Slow growth as a fetus linked to type 2 diabetes in adulthoodMay 9th, 2008 - 1:11 pm ICT by admin
Washington, May 9 (ANI): A new study from University of Pennsylvania, Philadelphia has revealed that slow growth as a fetus can cause type 2 diabetes in adulthood.
The study led by Rebecca Simmons suggested that Intrauterine growth retardation (IUGR), which results in a baby having a low weight at birth may be linked to diabetes in adulthood.
This is because the expression of key genes is altered during fetal development, which affects disease susceptibility.
Prior studies conducted using a rat model of IUGR have shown decreased fetal expression of the gene Pdx1, which is critical for the development and function of the cells that become defective in type 2 diabetes (pancreatic beta-cells), and adult onset of diabetes.
The present study also conducted using rat model of IUGR found that the expression of Pdx1 was reduced in pancreatic beta-cells throughout life following IUGR.
The molecular mechanisms (known as epigenetic mechanisms because they affect gene expression without altering the information in the gene) that reduced Pdx1 expression in pancreatic beta-cells were found to change during development.
One mechanism was observed in the fetus, one following birth, and one after the onset of diabetes in adulthood.
However, the study also suggested that the mechanisms reducing Pdx1 gene expression in the fetus and following birth could be reversed, whereas those reducing Pdx1 gene expression in the adult were irreversible.
These data provide new insight into the mechanisms by which diabetes develops in adulthood following IUGR.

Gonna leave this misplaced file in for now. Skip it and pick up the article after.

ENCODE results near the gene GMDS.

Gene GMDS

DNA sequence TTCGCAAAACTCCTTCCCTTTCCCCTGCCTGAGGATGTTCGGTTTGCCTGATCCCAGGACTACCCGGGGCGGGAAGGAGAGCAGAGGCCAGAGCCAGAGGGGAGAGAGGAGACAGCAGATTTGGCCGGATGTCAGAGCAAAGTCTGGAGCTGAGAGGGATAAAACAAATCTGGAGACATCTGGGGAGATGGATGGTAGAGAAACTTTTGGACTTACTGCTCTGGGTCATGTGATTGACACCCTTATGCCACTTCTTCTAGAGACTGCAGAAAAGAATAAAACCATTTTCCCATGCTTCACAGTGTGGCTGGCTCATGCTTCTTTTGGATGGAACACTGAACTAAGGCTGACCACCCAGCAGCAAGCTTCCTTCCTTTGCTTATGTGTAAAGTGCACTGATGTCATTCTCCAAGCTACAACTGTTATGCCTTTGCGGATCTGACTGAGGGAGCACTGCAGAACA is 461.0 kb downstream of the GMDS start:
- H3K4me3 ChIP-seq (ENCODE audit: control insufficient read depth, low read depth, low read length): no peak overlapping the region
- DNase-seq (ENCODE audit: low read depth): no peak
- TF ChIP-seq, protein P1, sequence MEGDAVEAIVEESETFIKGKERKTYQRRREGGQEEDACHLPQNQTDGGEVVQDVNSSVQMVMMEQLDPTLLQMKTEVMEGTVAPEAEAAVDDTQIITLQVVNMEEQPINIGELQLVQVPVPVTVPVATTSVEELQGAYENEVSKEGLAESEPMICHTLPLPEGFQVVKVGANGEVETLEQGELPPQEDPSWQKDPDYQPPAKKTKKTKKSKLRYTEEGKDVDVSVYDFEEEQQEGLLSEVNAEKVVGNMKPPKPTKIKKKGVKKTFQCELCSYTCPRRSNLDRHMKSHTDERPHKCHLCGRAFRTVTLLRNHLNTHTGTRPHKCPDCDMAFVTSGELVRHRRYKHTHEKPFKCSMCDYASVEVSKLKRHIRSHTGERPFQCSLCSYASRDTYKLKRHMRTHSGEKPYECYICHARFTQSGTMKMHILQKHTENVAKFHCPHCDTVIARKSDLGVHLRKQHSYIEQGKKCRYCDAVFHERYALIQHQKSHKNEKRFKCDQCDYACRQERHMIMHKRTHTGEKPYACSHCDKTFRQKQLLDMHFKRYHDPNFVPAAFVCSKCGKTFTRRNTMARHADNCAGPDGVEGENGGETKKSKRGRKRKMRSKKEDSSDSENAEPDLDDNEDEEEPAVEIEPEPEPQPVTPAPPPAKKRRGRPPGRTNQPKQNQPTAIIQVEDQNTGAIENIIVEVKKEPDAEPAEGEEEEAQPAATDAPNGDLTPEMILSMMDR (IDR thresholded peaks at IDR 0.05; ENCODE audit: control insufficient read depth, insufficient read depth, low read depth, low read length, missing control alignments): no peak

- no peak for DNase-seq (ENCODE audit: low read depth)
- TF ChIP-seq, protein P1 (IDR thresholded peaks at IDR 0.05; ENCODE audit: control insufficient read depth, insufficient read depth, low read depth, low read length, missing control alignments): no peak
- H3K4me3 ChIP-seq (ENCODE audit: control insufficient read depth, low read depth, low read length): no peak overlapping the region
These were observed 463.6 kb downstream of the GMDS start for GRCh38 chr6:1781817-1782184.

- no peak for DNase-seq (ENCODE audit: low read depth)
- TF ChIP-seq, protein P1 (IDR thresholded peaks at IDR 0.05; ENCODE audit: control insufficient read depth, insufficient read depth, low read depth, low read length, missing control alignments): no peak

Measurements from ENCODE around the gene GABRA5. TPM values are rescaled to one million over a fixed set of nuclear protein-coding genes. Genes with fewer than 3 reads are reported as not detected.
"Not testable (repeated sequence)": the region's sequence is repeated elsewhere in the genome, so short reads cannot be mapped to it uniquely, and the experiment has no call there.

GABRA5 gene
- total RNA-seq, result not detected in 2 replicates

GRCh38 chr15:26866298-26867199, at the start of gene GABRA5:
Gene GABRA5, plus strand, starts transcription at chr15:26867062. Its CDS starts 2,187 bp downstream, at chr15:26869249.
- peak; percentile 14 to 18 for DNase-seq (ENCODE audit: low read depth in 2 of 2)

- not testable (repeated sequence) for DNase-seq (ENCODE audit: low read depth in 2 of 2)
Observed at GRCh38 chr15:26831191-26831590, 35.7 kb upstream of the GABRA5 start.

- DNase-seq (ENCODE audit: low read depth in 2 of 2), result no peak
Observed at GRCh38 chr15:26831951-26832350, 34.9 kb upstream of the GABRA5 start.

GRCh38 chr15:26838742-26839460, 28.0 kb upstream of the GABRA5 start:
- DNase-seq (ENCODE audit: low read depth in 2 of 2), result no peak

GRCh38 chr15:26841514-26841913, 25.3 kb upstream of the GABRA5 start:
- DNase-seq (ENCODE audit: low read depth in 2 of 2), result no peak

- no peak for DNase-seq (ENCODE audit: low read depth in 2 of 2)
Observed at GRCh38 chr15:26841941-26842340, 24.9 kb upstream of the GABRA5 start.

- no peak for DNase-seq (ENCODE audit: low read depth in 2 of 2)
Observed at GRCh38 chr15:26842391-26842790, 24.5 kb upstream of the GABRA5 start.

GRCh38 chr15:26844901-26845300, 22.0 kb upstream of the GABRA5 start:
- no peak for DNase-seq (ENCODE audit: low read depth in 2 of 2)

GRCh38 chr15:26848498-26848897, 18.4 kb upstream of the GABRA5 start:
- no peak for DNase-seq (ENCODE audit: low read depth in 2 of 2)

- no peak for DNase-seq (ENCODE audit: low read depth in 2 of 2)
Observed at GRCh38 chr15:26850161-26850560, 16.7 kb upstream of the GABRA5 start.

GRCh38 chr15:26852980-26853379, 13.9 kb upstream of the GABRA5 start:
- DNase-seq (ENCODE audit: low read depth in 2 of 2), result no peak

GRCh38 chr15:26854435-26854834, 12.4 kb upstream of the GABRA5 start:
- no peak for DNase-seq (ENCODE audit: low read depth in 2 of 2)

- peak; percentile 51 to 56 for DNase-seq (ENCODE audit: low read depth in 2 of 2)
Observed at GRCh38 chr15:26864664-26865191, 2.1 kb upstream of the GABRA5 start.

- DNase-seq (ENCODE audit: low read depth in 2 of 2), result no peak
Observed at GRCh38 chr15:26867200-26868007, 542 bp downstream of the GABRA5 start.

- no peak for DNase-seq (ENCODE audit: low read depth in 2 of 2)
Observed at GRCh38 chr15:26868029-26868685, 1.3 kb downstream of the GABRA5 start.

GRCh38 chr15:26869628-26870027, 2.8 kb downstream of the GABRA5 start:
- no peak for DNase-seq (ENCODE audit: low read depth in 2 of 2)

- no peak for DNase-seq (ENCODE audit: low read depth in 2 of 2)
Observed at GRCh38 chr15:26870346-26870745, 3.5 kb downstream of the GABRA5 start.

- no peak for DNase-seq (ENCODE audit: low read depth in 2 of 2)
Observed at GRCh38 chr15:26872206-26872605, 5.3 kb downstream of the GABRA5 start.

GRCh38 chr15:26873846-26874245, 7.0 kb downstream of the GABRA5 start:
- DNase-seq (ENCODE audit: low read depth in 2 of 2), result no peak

The study appears in Journal of Clinical Investigation. (ANI)
- Scientists discover a new way insulin-producing cells die - Feb 27, 2011
- Mechanism that could provide potential cure for diabetes identified - Apr 30, 2011
- Scientists reveal new clues to origin of diabetes - Oct 13, 2010
- Circadian clock found in pancreas linked to diabetes - Jun 19, 2010
- Mother's poor diet 'can make child diabetic' - Mar 08, 2011
- Study on insulin-creating cell may lead to better diabetes treatment - Oct 29, 2010
- New genes linked to Type 2 diabetes identified - Jun 28, 2010
- Mums' stem cells could be key to treating genetic disease before birth - Jan 19, 2011
- Bacteria linked to preterm births, developmental problems in newborns - Jan 28, 2011
- Early life stress has lasting effects on gene vital to normal brain function - Sep 29, 2010
- Anti-diabetic effects of sodium tungstate unravelled - Aug 28, 2009
- Gene key to kidney disease, failure and death identified - Apr 24, 2011
- Exposure to low doses of BPA alters mice ovaries - Aug 26, 2010
- Why some kids are harmed by mum's drinking, but others aren't - Mar 24, 2011
- Missing sugar molecule 'increases diabetes risk' - Feb 25, 2011
Tags: adult onset, adulthood, beta cells, diabetes, disease susceptibility, epigenetic mechanisms, fetal development, fetus, gene expression, genes, insight, intrauterine growth retardation, iugr, journal of clinical investigation, molecular mechanisms, pennsylvania philadelphia, rat model, rebecca simmons, type 2 diabetes, university of pennsylvania